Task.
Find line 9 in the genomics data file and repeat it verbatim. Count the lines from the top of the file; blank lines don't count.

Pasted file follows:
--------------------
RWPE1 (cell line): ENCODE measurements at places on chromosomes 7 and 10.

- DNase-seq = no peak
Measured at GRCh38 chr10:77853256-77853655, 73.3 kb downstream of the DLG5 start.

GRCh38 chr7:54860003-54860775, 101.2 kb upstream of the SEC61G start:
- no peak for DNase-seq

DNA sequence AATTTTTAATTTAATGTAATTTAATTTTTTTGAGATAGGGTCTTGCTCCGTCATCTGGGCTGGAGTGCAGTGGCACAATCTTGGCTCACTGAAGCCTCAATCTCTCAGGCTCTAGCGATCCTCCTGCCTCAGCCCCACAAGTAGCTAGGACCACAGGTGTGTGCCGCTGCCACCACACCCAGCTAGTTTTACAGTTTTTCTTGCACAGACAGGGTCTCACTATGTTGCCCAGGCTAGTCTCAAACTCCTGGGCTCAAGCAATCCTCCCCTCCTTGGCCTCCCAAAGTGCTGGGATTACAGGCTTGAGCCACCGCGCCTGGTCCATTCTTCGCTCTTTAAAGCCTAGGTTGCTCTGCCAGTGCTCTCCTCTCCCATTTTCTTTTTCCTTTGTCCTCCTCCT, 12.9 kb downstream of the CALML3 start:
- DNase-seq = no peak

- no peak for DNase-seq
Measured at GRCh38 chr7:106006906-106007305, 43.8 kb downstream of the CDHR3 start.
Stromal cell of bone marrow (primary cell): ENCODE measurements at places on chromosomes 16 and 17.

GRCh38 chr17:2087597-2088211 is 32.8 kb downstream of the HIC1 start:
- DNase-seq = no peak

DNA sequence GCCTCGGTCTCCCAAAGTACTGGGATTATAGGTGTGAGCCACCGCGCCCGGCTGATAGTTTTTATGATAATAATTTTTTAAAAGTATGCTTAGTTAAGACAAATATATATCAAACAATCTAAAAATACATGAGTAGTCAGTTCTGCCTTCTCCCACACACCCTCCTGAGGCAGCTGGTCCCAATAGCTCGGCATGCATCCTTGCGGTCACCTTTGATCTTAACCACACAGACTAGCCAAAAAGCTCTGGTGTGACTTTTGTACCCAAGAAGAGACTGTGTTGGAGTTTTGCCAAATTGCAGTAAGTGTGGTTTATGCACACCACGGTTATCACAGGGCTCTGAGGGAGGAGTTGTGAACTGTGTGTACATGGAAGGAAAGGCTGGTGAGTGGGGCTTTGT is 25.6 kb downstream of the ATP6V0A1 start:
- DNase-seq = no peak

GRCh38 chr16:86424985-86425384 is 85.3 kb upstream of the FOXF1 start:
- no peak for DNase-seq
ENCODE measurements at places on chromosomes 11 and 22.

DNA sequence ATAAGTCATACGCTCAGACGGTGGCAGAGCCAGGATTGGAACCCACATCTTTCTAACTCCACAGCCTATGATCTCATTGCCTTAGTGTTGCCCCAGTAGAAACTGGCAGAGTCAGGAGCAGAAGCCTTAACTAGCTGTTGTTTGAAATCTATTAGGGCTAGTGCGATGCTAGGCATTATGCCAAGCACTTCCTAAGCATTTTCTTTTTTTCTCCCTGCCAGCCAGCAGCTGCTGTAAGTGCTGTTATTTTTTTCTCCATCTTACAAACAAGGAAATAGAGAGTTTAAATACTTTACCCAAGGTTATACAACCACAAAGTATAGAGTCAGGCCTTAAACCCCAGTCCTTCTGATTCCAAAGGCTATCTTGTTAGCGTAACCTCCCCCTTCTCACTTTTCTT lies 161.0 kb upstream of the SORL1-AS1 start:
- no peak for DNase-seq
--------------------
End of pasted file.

Measured at GRCh38 chr7:106006906-106007305, 43.8 kb downstream of the CDHR3 start.